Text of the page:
Even one of the above pieces of evidence levelled at McIver should have been enough to strip him of his position in the Salvation Army and prosecute him in the courts. But any complaints at the time fell on deaf ears and McIver continued unimpeded in his alleged abuse of young boys for over ten more years.
McIver allegedly refused hospital treatment to the child he injured, whistleblower sacked
Source: Daily Telegraph
The Commission heard that in 1975, when he was manager of Alkira, McIver ferociously whipped a 12-year-old boy with a strap. During the beating, the boy allegedly reached his hand back and McIver broke a cufflink.
The whistleblower, a retired Salvation Army Major and former Alkira house parent named Clifford Randall, recalled what happened next:
“He went ballistic, McIver grabbed the boy and threw him up against the wall, bruising his face and dislocating his shoulder,” Randall said on Monday.
“I lost it and threw him [Mr McIver] into his chair.”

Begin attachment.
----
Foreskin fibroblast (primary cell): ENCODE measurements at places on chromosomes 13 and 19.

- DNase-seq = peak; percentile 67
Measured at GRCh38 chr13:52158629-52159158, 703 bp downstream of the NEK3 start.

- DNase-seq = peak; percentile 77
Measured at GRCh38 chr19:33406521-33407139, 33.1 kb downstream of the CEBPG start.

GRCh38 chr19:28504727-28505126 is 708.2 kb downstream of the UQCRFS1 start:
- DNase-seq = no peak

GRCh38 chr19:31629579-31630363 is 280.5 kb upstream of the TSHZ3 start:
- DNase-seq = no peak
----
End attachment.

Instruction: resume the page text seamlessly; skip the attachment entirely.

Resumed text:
Randall and another staff member attempted to take the child to the hospital for treatment. McIver allegedly refused to let them use the car and instead forced the boy’s arm back into its socket himself.
Randall reported the incident to the Queensland Department of Children’s Services. In response, McIver gave Randall and his wife, who was also working as a house parent, 48 hours notice to leave Alkira.
McIver’s crimes were known to authorities as early as 1975
Clifford Randall worked as a house parent underneath McIver at Alkira. The former Salvation Army Major complained about McIver to Brigadier Reddy, the Salvation Army’s then-social secretary, after only being at the Indooroopilly home for a short while.
According to Randall, he was advised every time he complained to the Brigadier that all complaints must be made to his manager, even though Randall’s complaints were about the manager, McIver.
Randall was told that the punishments McIver inflicted on the boys in his care did not go beyond what the state approved.
In 1975, Randall contacted the Queensland Department of Children’s Services regarding McIver dislocating a child’s shoulder during a beating.